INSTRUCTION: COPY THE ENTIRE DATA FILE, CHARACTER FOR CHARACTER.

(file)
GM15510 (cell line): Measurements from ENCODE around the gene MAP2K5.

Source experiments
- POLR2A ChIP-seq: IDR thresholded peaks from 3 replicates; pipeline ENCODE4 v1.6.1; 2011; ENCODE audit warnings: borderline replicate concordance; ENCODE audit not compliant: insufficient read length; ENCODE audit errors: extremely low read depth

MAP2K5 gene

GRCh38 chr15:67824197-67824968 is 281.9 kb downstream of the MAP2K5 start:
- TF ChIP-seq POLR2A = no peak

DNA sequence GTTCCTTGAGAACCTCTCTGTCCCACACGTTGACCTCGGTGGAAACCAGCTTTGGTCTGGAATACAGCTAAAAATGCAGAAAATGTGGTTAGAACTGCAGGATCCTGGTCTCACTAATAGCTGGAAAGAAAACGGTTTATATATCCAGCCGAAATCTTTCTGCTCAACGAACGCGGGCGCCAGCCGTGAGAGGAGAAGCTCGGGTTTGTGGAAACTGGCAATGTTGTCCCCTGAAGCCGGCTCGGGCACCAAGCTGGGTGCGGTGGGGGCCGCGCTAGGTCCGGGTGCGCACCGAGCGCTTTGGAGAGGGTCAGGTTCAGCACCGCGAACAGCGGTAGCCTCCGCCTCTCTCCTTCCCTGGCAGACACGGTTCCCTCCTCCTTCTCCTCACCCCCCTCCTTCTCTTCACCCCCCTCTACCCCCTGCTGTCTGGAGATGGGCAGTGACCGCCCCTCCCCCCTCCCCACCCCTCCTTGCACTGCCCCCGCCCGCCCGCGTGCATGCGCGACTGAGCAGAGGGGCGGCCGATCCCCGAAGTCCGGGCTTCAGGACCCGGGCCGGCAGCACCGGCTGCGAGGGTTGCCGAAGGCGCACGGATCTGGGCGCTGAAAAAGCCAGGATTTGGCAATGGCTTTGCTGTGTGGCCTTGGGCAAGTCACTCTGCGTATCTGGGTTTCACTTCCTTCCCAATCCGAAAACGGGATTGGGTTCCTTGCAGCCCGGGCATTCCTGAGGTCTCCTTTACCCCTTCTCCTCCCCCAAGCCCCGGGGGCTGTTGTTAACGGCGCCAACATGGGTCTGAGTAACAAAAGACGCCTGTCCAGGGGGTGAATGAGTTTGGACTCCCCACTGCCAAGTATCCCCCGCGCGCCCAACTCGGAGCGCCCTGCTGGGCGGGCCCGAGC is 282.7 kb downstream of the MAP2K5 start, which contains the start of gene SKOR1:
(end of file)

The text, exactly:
GM15510 (cell line): Measurements from ENCODE around the gene MAP2K5.

Source experiments
- POLR2A ChIP-seq: IDR thresholded peaks from 3 replicates; pipeline ENCODE4 v1.6.1; 2011; ENCODE audit warnings: borderline replicate concordance; ENCODE audit not compliant: insufficient read length; ENCODE audit errors: extremely low read depth

MAP2K5 gene

GRCh38 chr15:67824197-67824968 is 281.9 kb downstream of the MAP2K5 start:
- TF ChIP-seq POLR2A = no peak

DNA sequence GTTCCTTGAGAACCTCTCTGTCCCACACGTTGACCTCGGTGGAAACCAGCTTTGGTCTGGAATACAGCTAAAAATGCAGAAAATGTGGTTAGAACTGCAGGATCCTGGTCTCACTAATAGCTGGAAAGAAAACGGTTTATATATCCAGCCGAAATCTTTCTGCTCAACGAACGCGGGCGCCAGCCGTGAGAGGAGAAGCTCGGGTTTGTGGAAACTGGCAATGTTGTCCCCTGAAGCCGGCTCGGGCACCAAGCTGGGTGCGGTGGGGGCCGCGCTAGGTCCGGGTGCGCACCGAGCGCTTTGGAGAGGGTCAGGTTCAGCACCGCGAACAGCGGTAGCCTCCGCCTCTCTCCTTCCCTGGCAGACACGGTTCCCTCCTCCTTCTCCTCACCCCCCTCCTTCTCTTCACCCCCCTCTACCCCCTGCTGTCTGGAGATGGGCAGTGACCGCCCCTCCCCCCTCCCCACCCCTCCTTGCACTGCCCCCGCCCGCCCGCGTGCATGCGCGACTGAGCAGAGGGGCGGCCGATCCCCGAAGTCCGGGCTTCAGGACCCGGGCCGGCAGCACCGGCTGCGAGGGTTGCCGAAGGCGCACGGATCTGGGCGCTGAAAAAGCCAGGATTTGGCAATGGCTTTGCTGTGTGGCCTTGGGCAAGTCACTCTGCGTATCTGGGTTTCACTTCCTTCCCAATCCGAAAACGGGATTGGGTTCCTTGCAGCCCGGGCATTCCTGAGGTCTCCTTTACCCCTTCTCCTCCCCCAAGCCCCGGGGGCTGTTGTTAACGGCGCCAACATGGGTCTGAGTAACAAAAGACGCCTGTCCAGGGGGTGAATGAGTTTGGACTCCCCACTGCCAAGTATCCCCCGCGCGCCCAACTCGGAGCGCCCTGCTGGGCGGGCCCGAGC is 282.7 kb downstream of the MAP2K5 start, which contains the start of gene SKOR1: